Lockheed C-5 GALAXY gallery 2

(C-5A image). At the end of October 1974 there was a test launch of a Minuteman ICBM missile. The unusual thing about this launch is that it was made in flight from a C-5A. The missile, with a weight of 39 tons, was launched from 6,000 meters of altitude, and after descending to 2,400 meters, its engines fired for 10 seconds and the missile rose to about 6,000 meters before falling into the Pacific Ocean. Although this use was eventually dismissed for security reasons, it was clear that this type of launch was entirely possible thanks to the Galaxy.
(C-5A image). Its second operational deployment took place in October 1973 during Operation Nickel Grass, which consisted of sending aid to Israel during the Yom Kippur War. The C-5A conducted 145 sorties in which it transported almost 10,000 tons of equipment and supplies. They flew 4,880 hours and consumed 54.12 million liters of jet fuel. Among the materials transported were M-48 and M-60 Patton battle tanks, M-107 self-propelled howitzers and CH-53 Sea Stallion transport helicopters.
(C-5A image). Their next combat mission was to provide support during Operation Just Cause in 1989. During this mission the Galaxy transported AH-64 Apache helicopters to the Howard AFB of Panama and even during the first night of the invasion they received fire from Panamanian troops, although without consequences. Soon after, it would be his turn to really prove his worth, Operation Desert Shield.
(C-5B image). On August 7, 1990, the largest military air transport operation in history began within the so-called Operation Desert Shield. Only 1 week after the invasion of Kuwait by Iraqi troops, the C-5s were already landing in neighboring Saudi Arabia loaded with all kinds of weapons and materials. Fear of an invasion of Saudi Arabia by Iraq unleashed swift American intervention first, and then the International.
(C-5B image). During Desert Shield and Desert Storm operations, 90% of operational C-5A/Bs participated in the campaign. It is estimated that the C-5s transported 42% of all cargo shipped by plane, as well as 18% of all personnel involved in these operations. 15,800 missions were carried out and some 498,900 passengers were transported. In just 17 days, more tons were transported than the entire 1948-49 Berlin Airlift, which lasted 462 days. At the peak of Desert Shield, a Galaxy was landing in Saudi Arabia every 10 minutes.
(C-5B image). Until the first ships full of material began to arrive in the Persian Gulf area, the first 6 weeks were the C-5 Galaxy and C-141 Starlifter, those that transferred practically all equipment and personnel to Saudi Arabia. A system of several crews was established in each aircraft, so that while one rested 2-3 hours, the other stayed in flight. On that period, the aircraft remaining on the ground exclusively to load and unload.
(C-5B image). After 6 weeks of stressful work, the C-5s had some rest, then being on alert for essential and urgent missions. One example of this type of mission was the rapid transport of several batteries of Patriot missiles to Israel, after the Iraqi launch of Scud missiles. In less than 24 hours since the Iraqi attack, the Patriots were already deployed and operational, stopping an Israeli response that would surely have produced a political fracture within the International Coalition.
(C-5B image). In the fall of 1994 three C-5s carried out a curious mission designated as Operation Sapphire. This mission consisted of transporting 589 kg of enriched uranium purchased by the United States to Kazakhstan. First, a Galaxy took several nuclear technicians along with a mobile laboratory and 500 special drums to transport the uranium to Kazakhstan. Several weeks later, two more C-5s brought the team and the properly prepared cargo back to the United States.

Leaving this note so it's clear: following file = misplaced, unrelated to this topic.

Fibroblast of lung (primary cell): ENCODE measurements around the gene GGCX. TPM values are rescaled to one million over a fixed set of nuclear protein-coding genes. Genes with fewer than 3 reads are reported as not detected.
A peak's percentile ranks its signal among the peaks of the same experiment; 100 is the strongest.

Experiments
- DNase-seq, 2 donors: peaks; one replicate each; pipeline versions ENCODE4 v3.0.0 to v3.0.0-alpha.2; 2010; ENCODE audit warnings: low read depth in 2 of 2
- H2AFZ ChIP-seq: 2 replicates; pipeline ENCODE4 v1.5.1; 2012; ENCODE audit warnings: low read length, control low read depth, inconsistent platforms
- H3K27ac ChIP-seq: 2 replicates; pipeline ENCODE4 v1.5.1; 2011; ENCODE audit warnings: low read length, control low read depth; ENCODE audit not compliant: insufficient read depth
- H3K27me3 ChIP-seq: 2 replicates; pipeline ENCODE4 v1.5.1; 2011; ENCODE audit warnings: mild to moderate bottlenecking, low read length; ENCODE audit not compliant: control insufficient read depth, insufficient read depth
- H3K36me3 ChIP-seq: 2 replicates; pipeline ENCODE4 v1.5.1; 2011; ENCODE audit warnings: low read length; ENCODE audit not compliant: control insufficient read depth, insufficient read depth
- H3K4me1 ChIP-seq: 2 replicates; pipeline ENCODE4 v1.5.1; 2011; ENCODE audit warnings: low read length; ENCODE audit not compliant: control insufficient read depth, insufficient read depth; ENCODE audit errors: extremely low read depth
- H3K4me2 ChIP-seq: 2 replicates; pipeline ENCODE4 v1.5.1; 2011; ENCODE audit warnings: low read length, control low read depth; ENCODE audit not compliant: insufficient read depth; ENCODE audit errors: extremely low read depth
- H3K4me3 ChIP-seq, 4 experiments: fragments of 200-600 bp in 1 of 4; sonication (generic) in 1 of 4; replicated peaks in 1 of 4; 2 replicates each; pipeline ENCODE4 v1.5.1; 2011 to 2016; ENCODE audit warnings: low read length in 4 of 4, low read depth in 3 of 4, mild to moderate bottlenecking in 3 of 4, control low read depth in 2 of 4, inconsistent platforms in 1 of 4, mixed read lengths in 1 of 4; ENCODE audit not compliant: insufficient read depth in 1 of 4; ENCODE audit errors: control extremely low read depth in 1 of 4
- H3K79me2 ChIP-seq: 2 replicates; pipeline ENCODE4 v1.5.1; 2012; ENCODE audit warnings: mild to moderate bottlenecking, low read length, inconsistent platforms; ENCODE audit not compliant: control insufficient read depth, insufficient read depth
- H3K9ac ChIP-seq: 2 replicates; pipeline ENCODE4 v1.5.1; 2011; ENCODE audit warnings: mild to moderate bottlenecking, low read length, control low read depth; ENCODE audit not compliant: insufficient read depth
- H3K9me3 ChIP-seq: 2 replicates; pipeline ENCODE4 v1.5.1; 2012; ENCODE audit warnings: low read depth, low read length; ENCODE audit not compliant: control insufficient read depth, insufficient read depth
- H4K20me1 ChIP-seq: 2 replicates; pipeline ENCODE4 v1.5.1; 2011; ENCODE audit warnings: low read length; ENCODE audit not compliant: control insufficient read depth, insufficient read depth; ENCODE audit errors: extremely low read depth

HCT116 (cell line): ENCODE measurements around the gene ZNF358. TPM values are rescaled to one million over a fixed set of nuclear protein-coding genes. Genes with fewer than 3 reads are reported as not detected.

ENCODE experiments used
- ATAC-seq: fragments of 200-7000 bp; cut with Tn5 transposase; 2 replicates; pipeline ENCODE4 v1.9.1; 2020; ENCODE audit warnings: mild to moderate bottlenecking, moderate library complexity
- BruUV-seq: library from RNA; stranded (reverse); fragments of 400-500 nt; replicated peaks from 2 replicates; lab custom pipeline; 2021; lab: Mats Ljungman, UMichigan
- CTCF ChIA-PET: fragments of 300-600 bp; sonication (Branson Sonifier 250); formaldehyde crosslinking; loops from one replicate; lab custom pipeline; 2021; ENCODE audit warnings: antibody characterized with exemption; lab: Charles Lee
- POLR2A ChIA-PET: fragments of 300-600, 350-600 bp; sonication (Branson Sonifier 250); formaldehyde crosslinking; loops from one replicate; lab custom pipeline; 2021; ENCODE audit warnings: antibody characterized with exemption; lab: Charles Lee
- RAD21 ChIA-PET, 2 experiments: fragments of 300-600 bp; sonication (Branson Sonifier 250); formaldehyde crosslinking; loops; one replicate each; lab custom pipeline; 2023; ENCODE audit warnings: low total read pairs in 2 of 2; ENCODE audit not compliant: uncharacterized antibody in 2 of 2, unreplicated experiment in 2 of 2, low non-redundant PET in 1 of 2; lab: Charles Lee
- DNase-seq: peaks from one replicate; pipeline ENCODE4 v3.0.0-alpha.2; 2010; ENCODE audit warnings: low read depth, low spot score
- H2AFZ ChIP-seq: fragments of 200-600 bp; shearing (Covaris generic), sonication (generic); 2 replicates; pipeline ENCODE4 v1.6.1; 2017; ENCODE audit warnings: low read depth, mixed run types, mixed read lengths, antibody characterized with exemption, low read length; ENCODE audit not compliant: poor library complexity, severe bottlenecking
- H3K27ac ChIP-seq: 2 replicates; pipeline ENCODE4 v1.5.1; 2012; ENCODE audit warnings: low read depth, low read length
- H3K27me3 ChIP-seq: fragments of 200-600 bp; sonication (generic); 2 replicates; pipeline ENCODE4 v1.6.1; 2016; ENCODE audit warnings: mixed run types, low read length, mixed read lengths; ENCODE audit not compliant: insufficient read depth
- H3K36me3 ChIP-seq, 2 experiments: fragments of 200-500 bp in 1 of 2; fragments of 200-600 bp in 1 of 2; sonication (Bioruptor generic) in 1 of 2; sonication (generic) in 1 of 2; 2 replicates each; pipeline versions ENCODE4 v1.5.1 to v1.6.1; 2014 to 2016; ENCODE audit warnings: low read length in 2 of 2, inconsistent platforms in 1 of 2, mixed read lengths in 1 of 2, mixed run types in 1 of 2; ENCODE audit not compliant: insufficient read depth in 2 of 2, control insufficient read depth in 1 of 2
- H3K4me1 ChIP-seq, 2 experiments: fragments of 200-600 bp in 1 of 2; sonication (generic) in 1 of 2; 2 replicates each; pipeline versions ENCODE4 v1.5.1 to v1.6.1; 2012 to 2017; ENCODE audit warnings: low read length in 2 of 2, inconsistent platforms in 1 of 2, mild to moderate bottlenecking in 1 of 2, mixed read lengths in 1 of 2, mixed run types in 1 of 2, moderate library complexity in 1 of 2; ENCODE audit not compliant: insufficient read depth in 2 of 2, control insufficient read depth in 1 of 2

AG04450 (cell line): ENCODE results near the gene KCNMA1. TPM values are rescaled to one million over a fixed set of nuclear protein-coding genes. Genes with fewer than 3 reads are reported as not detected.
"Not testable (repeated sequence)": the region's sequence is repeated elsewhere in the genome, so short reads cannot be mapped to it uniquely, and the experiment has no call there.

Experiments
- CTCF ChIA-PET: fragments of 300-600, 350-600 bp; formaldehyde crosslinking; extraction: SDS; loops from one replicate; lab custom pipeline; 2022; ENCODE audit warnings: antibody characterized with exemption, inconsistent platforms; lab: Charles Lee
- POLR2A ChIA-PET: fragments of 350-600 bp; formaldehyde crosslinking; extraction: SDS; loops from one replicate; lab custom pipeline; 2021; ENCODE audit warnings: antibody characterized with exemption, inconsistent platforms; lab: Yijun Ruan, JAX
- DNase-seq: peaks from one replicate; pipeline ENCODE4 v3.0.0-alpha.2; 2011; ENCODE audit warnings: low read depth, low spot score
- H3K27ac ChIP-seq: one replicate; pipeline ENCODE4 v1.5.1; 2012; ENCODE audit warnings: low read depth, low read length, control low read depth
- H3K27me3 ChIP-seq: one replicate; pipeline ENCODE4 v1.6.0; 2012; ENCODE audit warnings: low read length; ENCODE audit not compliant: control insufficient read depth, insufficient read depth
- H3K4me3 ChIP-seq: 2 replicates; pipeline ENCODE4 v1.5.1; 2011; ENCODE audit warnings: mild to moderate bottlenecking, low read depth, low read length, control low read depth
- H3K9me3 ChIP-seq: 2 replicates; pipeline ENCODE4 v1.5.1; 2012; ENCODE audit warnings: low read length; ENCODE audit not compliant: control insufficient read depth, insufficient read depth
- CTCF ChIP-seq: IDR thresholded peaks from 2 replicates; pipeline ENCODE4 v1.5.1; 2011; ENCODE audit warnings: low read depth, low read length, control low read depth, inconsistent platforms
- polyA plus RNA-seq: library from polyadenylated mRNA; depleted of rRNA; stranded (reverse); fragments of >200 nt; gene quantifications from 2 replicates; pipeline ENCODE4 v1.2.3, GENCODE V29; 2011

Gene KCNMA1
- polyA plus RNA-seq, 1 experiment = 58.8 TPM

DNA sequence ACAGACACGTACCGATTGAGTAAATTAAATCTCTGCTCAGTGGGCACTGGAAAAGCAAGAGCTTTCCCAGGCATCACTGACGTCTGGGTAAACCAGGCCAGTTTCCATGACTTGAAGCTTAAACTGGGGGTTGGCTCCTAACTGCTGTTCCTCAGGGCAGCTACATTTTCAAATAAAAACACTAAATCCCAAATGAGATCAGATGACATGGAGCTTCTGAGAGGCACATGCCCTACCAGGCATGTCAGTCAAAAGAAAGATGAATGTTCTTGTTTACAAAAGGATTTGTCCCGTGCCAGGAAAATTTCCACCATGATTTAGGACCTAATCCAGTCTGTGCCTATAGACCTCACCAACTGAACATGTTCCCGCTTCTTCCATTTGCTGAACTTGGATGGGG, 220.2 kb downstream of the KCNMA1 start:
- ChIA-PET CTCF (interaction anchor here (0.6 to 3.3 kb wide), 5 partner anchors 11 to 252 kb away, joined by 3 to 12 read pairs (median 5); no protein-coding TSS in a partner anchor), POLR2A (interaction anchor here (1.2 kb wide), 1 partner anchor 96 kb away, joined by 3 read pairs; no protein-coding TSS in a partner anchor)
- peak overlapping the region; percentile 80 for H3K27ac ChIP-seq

(C-5B image). In 2001, after the 9/11 attacks, the C-5s were sent to Afghanistan as part of Operation Enduring Freedom. Unfortunately, and after the budget cuts at the end of the 1991 Gulf War, mechanical problems reappeared and the availability of the Galaxy was reduced again. Even so, they carried out 4,425 missions and brought some 210,000 tons of material to the area of operations.
(C-5B image). In late 2002, the C-5s returned to Iraq to prepare for Operation Iraqi Freedom. During the preparations they carried out some 6,200 missions (25% of the total) and transported some 330,000 tons (50% of the total). In January 2004, one of the C-5 participants in this operation received a missile from Iraqi insurgents that damaged an engine as it took off from Baghdad Airport. After some emergency repairs, the aircraft took off with only three engines to another destination to carry out full repairs.
(C-5B image). These large aircraft have not only carried out military missions, but also provide urgent aid anywhere in the world after major natural disasters. As proof of this, they have participated after disasters in Nicaragua in 1973, Guatemala in 1976, Puerto Rico in 1989, the 2004 Tsunami in the Indian Ocean, Hurricane Katrina in 2005 or the Pakistan earthquake in 2005.
(C-5M image). Since 2003, the progressive withdrawal of the C-5As has been carried out according to limitations established by Congress. However, in 2009 these limitations were removed due to the delivery of new C-17 aircraft and the delivery of the upgraded C-5M. On September 7, 2017, the last operational C-5A was withdrawn. Currently, all fifty-two C-5M Super Galaxy are in service with the 22nd Airlift Sq. (60th Air Mobility Wing) and the 9th Airlift Sq. (436th Airlift Wing) belonged to USAF. Within the Air Force Reserve still operational framed in 312th Airlift Sq. (349th Air Mobility Wing), 68th and 356th Airlift Sq. (433rd Airlift Wing), 337th Airlift Sq. (439th Airlift Wing) and 709th Airlift Sq. (512th Airlift Wing).

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